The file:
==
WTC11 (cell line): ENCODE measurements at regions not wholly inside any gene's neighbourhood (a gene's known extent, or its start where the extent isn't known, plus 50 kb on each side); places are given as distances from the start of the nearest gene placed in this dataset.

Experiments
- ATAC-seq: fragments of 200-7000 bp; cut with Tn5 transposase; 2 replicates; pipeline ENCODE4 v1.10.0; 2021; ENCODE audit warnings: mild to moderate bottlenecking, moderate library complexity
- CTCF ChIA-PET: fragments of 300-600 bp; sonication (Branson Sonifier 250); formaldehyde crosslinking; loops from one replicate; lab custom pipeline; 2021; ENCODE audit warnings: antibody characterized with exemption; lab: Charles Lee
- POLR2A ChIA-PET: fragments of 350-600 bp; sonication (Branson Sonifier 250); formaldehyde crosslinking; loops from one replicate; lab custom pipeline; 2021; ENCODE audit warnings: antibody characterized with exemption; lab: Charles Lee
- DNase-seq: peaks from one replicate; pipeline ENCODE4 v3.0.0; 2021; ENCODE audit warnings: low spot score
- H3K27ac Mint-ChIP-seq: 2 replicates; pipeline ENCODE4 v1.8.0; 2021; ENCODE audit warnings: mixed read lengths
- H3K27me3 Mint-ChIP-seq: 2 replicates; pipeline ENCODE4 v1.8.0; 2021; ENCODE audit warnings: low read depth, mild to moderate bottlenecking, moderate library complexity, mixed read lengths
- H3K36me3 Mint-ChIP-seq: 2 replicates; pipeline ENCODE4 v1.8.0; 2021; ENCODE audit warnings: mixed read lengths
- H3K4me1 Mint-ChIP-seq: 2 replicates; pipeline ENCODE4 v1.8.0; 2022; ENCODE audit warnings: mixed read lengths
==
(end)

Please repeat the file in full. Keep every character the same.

WTC11 (cell line): ENCODE measurements at regions not wholly inside any gene's neighbourhood (a gene's known extent, or its start where the extent isn't known, plus 50 kb on each side); places are given as distances from the start of the nearest gene placed in this dataset.

Experiments
- ATAC-seq: fragments of 200-7000 bp; cut with Tn5 transposase; 2 replicates; pipeline ENCODE4 v1.10.0; 2021; ENCODE audit warnings: mild to moderate bottlenecking, moderate library complexity
- CTCF ChIA-PET: fragments of 300-600 bp; sonication (Branson Sonifier 250); formaldehyde crosslinking; loops from one replicate; lab custom pipeline; 2021; ENCODE audit warnings: antibody characterized with exemption; lab: Charles Lee
- POLR2A ChIA-PET: fragments of 350-600 bp; sonication (Branson Sonifier 250); formaldehyde crosslinking; loops from one replicate; lab custom pipeline; 2021; ENCODE audit warnings: antibody characterized with exemption; lab: Charles Lee
- DNase-seq: peaks from one replicate; pipeline ENCODE4 v3.0.0; 2021; ENCODE audit warnings: low spot score
- H3K27ac Mint-ChIP-seq: 2 replicates; pipeline ENCODE4 v1.8.0; 2021; ENCODE audit warnings: mixed read lengths
- H3K27me3 Mint-ChIP-seq: 2 replicates; pipeline ENCODE4 v1.8.0; 2021; ENCODE audit warnings: low read depth, mild to moderate bottlenecking, moderate library complexity, mixed read lengths
- H3K36me3 Mint-ChIP-seq: 2 replicates; pipeline ENCODE4 v1.8.0; 2021; ENCODE audit warnings: mixed read lengths
- H3K4me1 Mint-ChIP-seq: 2 replicates; pipeline ENCODE4 v1.8.0; 2022; ENCODE audit warnings: mixed read lengths